Adele Mailer, 90, an artist and actress who made headlines in 1960 when her husband, the novelist Norman Mailer, stabbed and seriously wounded her at a drunken party in their apartment, died on Sunday in Manhattan.

Adele Morales was an aspiring painter in 1951 when she met Mailer, the author of “The Naked and the Dead,” who was on his way to becoming recognized as one of the pre-eminent postwar American novelists. The two began living together and married three years later. It was ­Norman Mailer’s second ­marriage.

The relationship, marked by heavy drinking and ­ancillary love affairs on both sides, was stormy.

“I decided I was going to be that beautiful temptress who ate men alive, flossed her teeth and spit out the bones, wearing an endless supply of costumes by Frederick’s of Hollywood,” she wrote in her memoir “The Last Party: Scenes From My Life with Norman Mailer,” published in 1997. Her notion of romantic life, she wrote, was the opera “Carmen”: “You lived from crisis to crisis, sang love duets and had screaming fights.”

On the verge of announcing his improbable candidacy for mayor of New York, Norman Mailer decided to celebrate with a party at their apartment on the Upper West Side on Nov. 19, 1960.

He instructed his friend George Plimpton to summon the city’s power elite, handing him a list that included the police and fire commissioners, the banker David Rockefeller and the Aga Khan. None came, but the party could still be described as glittering, with attendees that included the poets Allen Ginsberg and Delmore Schwartz, the editor Norman Podhoretz and the actor Tony Franciosa.

With the liquor flowing, it all made for a volatile mix. In her memoir, Adele Mailer recalled having taunted her husband, bluntly deriding his manhood, referring to “your ugly whore of a mistress” and following with an obscenity. Some guests recalled that the point of no return came when she told her husband that he was not as good as Dostoevski.

Norman Mailer stabbed her in the stomach and back with a penknife, puncturing her cardiac sac.

Adele Mailer initially told doctors that she had fallen on broken glass. Later, in the intensive care unit of University Hospital, she told the police that her husband had stabbed her.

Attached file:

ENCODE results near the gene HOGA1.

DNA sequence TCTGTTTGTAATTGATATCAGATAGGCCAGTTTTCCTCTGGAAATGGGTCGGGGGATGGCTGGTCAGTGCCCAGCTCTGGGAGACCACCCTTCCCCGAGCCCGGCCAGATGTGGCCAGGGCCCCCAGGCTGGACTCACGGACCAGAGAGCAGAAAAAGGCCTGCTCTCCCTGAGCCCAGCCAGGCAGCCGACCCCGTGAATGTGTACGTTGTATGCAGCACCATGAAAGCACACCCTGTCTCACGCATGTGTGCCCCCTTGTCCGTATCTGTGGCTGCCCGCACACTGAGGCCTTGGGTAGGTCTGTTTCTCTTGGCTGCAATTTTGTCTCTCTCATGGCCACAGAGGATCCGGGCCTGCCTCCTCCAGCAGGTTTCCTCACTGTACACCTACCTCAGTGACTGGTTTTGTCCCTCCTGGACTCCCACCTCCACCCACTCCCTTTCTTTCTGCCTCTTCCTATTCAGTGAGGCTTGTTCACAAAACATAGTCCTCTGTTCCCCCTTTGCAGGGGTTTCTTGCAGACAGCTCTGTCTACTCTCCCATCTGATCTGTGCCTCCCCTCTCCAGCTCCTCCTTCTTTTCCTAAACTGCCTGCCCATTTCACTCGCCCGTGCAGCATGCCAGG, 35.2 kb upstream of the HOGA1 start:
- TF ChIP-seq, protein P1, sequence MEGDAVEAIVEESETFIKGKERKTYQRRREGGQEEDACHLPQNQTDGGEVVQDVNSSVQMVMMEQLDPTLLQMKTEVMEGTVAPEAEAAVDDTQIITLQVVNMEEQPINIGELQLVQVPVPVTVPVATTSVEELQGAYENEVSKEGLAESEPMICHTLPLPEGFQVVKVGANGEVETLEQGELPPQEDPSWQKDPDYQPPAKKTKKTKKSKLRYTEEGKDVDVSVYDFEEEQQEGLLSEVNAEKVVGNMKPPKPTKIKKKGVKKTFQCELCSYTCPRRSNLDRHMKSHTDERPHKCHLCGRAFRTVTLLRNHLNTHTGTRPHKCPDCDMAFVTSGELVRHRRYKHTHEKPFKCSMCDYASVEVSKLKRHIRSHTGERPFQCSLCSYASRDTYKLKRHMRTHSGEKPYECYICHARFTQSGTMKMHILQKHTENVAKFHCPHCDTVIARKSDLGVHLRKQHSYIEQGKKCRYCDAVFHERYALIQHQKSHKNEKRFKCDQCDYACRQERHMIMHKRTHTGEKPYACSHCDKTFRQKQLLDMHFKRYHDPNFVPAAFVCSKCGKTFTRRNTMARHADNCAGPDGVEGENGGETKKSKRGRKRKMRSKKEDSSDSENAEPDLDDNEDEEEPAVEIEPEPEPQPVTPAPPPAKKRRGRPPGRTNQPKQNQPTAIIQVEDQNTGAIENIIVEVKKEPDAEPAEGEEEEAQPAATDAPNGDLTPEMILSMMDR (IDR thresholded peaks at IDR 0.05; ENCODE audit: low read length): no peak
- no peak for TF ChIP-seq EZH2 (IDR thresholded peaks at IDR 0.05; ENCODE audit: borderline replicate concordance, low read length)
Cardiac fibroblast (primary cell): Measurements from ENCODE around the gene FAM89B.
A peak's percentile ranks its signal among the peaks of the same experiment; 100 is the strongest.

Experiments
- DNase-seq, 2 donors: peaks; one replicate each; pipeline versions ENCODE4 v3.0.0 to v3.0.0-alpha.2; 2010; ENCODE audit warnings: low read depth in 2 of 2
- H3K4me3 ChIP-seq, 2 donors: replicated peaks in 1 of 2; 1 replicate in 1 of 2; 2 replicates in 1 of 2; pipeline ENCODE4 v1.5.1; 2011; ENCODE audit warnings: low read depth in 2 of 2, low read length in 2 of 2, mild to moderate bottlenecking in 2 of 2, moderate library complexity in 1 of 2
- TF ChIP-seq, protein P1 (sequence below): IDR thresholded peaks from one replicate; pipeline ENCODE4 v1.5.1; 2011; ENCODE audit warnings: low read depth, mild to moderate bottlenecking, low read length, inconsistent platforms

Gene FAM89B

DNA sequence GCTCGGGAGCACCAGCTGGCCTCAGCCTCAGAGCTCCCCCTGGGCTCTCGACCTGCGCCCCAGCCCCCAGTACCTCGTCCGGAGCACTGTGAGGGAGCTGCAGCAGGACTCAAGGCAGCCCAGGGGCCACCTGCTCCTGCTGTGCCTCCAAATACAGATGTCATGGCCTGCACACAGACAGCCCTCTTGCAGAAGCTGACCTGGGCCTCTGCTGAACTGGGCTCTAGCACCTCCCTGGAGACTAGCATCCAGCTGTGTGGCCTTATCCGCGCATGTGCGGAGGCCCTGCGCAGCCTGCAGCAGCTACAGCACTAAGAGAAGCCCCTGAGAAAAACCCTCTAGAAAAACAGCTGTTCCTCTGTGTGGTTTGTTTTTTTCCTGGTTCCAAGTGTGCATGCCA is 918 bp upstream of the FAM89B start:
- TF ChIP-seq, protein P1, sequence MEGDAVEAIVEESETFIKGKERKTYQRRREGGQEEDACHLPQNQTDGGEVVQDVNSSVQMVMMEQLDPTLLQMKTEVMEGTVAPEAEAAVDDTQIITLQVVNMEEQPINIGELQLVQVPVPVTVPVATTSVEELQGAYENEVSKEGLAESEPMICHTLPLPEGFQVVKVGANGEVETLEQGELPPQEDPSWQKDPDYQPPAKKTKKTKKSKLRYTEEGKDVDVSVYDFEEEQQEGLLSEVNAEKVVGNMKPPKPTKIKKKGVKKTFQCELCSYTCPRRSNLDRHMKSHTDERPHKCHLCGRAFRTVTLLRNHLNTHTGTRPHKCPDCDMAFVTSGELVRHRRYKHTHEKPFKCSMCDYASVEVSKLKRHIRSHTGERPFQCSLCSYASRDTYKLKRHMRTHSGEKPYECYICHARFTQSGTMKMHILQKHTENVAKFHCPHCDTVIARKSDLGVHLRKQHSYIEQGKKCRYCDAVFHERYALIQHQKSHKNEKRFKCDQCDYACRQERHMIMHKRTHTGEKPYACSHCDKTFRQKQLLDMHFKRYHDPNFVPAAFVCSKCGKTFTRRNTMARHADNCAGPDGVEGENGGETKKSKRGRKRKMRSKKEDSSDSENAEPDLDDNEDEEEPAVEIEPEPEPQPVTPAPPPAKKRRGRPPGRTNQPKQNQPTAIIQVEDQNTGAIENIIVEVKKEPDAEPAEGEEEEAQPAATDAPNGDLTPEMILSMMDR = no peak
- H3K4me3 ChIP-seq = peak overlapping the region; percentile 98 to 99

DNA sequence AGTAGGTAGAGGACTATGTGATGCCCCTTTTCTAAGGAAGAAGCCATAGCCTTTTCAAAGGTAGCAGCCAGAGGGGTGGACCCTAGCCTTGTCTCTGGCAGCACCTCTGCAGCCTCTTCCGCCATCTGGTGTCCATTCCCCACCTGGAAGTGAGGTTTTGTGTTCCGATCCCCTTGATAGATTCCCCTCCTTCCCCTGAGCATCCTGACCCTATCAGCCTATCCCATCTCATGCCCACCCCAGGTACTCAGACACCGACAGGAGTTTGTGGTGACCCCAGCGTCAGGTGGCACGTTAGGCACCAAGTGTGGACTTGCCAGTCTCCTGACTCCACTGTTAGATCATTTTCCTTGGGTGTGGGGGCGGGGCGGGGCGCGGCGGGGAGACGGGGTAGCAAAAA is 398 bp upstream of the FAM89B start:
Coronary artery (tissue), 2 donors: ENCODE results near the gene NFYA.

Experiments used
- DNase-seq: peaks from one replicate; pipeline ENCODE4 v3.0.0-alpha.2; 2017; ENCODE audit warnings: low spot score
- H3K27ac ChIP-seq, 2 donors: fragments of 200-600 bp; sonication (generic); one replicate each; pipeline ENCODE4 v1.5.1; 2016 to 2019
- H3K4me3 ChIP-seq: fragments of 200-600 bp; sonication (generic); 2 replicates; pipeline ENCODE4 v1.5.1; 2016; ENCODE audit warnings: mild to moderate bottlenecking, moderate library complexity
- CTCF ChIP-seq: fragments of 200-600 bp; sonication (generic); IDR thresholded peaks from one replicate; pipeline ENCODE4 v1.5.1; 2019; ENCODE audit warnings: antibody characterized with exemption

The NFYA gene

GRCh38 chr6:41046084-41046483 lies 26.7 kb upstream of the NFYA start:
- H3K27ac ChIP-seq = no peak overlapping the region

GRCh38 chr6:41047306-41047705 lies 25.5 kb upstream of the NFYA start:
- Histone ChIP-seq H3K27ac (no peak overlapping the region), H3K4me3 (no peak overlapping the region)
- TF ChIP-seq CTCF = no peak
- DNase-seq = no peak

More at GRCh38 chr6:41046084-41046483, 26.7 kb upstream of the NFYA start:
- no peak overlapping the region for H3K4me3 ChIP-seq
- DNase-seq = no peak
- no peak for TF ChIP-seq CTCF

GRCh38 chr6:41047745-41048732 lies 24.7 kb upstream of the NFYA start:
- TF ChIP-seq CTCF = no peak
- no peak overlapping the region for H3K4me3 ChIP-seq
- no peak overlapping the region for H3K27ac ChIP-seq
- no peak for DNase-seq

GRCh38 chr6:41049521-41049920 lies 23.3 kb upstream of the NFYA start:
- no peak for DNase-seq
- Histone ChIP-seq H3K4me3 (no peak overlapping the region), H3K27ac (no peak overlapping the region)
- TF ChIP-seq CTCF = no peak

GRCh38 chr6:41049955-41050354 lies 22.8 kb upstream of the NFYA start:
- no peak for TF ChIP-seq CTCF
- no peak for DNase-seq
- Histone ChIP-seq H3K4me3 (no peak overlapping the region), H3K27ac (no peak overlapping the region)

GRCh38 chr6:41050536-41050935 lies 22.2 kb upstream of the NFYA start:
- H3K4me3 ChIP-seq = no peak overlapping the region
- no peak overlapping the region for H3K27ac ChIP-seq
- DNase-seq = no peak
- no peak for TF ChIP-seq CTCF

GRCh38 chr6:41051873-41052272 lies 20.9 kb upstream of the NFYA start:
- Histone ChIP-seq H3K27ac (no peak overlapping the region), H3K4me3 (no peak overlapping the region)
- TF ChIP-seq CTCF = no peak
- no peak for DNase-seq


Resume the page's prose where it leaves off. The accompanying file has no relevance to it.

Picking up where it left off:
Mailer was charged with felonious assault and committed to Bellevue Hospital for psychiatric observation.

He was released from Bellevue after 17 days and in November 1961, after pleading guilty to a reduced charge of third-degree assault, received a suspended sentence. The couple divorced the next year.

Adele Carolyn Morales was born on June 12, 1925, in Brooklyn.

She took art classes with Hans Hofmann, studied literature at the New School for Social Research and threw herself into downtown cultural life. She had a romance with Jack Kerouac and, before meeting Mailer, was in a relationship with Edwin Fancher, who later founded the Village Voice with Mailer and Dan Wolf.

After the divorce, Adele Mailer, who had studied at the Actors Studio, appeared in several off-Broadway productions, including Norman Mailer’s theatrical adaptation of his novel “The Deer Park” in 1967. She also appeared in a small role in his 1970 film “Maidstone.”


Stephen Birmingham, 86, who wrote approximately 30 books, almost all of which were about the superwealthy, died Nov. 15 at his home in New York of cancer. “I think rich people are more interesting than poor people,” he told the Cincinnati Enquirer in 1984.

His biggest hit was the 1967 nonfiction “Our Crowd” about the Jewish elite in New York, but Birmingham was an equal opportunity chronicler, also writing about blacks, the Irish and others, as long as they had big money, whether old or nouveau. He felt they had been misrepresented.